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I have a table with sparse values, but in my line chart I'd like the line to go back to zero when there's no data to show. e.g:

instead of:

enter image description here

I want:

enter image description here

To produce the first graph I used a generated table with a series of values for the x-axis, and the sparse data table was joined onto that generated table to provide the values.

In some cases there's a summation of the values, which show with the line above zero. The values that appear low down to the axis are in fact just very small values from my data, they are not zeros.

Selecting "Show items with no data" on the axis doesn't seem to do what I want, which other answers I've found are suggesting. Is there something I'm missing?

I would like to find out what options I need to use, or if there's some kind of trick with the data table I should implement, which would give me zeros on the line graph (as shown in the second image) when there is no data found.

2 Answers 2

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Ryan provides a great answer for handling this in the Power Query editor. If you (or someone with your same question) can't edit the queries, here is a couple of options for solving this issue in DAX and visual settings.

One thing I want to note about Ryan's answer is "null" and "zero" are drastically different items. A "null" means no data and a "zero" means 0. Depending on what kind of data you're looking at, treating those as the same could lead to misinformation.


Solutions:

  1. If your X axis is "Categorical", you can use the "Show items with no data". At which point any value on your X axis that has no data will be shown as a gap in the line.

    This would be my preferred method to show items with no data.

Categorical X

Result

  1. If your X axis is "Continuous" and/or you really want to show zeros, simply create a measure with the following formula to turn all blanks into zeros.

Cont X

This is what the line chart would look like with a normal measure.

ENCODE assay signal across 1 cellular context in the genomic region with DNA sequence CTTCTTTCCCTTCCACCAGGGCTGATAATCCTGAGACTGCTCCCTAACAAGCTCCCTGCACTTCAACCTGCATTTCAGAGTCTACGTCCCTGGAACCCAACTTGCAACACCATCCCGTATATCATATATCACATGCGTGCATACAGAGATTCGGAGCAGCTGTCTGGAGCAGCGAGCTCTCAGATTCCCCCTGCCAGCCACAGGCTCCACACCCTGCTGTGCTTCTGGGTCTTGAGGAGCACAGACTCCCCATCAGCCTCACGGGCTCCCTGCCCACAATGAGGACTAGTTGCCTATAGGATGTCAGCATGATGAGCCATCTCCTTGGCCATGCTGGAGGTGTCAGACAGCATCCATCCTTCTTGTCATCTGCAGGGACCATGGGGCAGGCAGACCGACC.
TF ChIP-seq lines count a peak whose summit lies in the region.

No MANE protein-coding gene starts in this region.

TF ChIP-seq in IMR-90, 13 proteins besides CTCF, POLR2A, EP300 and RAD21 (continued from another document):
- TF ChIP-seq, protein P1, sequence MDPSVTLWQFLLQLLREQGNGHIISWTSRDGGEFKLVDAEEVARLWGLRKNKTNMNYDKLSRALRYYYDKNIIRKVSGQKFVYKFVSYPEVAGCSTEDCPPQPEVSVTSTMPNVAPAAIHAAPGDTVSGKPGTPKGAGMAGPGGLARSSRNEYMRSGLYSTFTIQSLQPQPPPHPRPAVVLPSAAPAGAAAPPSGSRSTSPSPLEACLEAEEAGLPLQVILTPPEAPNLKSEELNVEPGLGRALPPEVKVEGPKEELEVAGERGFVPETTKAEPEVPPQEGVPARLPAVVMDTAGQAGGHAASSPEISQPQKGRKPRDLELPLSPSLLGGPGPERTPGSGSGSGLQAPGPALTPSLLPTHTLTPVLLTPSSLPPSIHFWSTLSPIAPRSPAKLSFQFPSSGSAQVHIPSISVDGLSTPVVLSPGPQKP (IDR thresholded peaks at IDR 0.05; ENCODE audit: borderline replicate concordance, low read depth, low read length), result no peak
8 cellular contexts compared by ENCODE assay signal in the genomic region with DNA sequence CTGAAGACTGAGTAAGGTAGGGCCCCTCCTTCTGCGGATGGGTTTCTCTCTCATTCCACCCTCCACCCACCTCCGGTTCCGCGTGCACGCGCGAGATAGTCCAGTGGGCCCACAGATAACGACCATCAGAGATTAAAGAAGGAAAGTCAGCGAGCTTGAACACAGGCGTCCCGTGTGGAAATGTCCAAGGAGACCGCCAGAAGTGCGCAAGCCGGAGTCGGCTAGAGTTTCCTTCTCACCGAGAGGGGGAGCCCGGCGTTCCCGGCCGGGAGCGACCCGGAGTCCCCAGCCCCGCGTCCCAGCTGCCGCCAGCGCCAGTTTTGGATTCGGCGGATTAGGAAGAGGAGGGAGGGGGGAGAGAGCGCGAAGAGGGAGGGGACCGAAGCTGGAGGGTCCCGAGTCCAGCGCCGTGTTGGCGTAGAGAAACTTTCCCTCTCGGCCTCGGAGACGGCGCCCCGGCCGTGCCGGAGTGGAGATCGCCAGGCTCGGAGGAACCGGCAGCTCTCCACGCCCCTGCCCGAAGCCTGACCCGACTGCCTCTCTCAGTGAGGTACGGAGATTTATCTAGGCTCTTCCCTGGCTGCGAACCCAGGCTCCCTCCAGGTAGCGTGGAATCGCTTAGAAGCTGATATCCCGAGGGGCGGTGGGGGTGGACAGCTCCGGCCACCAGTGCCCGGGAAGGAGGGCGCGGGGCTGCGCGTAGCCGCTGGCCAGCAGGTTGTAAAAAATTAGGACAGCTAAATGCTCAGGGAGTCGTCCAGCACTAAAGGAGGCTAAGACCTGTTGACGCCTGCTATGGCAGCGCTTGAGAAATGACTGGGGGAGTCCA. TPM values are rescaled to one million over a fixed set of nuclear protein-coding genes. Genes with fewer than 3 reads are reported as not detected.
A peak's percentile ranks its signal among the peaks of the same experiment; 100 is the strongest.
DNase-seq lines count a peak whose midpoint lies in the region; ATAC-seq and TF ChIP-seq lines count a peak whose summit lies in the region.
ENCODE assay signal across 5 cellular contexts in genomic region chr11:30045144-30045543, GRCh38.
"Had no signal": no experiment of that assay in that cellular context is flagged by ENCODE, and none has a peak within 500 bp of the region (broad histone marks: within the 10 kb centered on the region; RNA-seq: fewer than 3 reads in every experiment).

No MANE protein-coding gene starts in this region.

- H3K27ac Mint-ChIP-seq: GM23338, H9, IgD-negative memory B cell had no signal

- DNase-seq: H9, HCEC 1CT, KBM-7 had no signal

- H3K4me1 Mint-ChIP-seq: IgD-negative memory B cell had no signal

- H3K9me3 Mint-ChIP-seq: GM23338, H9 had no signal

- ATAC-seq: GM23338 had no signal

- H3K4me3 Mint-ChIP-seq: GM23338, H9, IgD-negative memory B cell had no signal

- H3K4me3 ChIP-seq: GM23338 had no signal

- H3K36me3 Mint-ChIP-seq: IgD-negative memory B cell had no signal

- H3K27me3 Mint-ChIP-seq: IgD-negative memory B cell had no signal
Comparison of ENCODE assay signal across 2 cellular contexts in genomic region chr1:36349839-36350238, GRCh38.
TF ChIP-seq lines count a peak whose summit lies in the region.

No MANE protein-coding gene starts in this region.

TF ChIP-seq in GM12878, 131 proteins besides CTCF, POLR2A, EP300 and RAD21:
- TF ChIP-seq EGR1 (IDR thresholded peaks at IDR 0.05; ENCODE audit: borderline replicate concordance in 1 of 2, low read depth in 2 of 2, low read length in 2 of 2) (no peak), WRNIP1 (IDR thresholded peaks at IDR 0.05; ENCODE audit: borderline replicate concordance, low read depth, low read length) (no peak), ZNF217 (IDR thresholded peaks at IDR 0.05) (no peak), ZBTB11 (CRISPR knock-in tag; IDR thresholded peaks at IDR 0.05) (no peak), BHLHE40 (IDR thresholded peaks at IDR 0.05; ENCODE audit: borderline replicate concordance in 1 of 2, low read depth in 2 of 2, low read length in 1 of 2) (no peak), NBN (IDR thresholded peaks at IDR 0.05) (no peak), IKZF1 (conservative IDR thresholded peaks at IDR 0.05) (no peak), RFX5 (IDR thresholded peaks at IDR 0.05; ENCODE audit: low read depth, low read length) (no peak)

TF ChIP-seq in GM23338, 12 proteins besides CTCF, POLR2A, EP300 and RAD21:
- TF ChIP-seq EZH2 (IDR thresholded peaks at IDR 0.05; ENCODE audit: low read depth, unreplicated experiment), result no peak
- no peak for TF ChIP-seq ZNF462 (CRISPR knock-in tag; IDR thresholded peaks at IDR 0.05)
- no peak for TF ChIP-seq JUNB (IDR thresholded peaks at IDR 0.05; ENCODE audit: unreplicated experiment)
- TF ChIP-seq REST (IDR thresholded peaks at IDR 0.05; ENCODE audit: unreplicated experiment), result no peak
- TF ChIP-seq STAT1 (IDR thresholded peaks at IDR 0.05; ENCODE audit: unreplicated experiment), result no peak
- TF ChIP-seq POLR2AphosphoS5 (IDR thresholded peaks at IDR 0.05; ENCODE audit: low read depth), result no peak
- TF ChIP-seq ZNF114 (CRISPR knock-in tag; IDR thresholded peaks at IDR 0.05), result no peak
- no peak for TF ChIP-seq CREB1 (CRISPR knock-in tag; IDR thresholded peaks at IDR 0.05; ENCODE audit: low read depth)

Old

And this is what it looks like using the new measure.

New

And here is the measure formula that gives the behavior in the last picture.

    Total Amount = IF(ISBLANK(SUM(Table1[Amount])), 0, SUM(Table1[Amount]))
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  • Yeah, a categorical line works for months, but if you are truly talking about categories, a bar chart is definitely better. And speaking of deciding what kind of chart to use, there is a neat flowchart to help. It's not perfect, but is a good starter.
    – Joe G
    Commented Apr 3, 2019 at 21:32
  • Thank you! Number 2 solved it for me, so easy when you know how! Great answer too, very easy to follow.
    – Dan Rayson
    Commented Apr 4, 2019 at 9:10
  • It looks like the categorical/continuous dropdown selection has been removed by Power BI. @JoeGravelyn does that option still appear for you? Commented Jul 26, 2023 at 16:14
  • 1
    @SusieDerkins It does if certain conditions are met. If you are using a field that is completely numeric, it should still have the option between continuous and categorical. If your field has any non-numeric data, it won't give the option because it has to be categorical.
    – Joe G
    Commented Aug 1, 2023 at 4:33
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It seems like you've got a lot done when you did the 'generate table' step for your x-axis values. I'm assuming this means you have a lot of [x-value/null] combinations in the resulting table if you did a left outer join (if you didn't, then go back and use an outer join!) to your 'sparse data'. We need these to be [x-value/0].

In power query, you can just right click the column header, choose 'replace values' and switch null for 0.

That should do it.

So, a good rule of thumb is "never trust a null." If you mean Zero, then use Zero.

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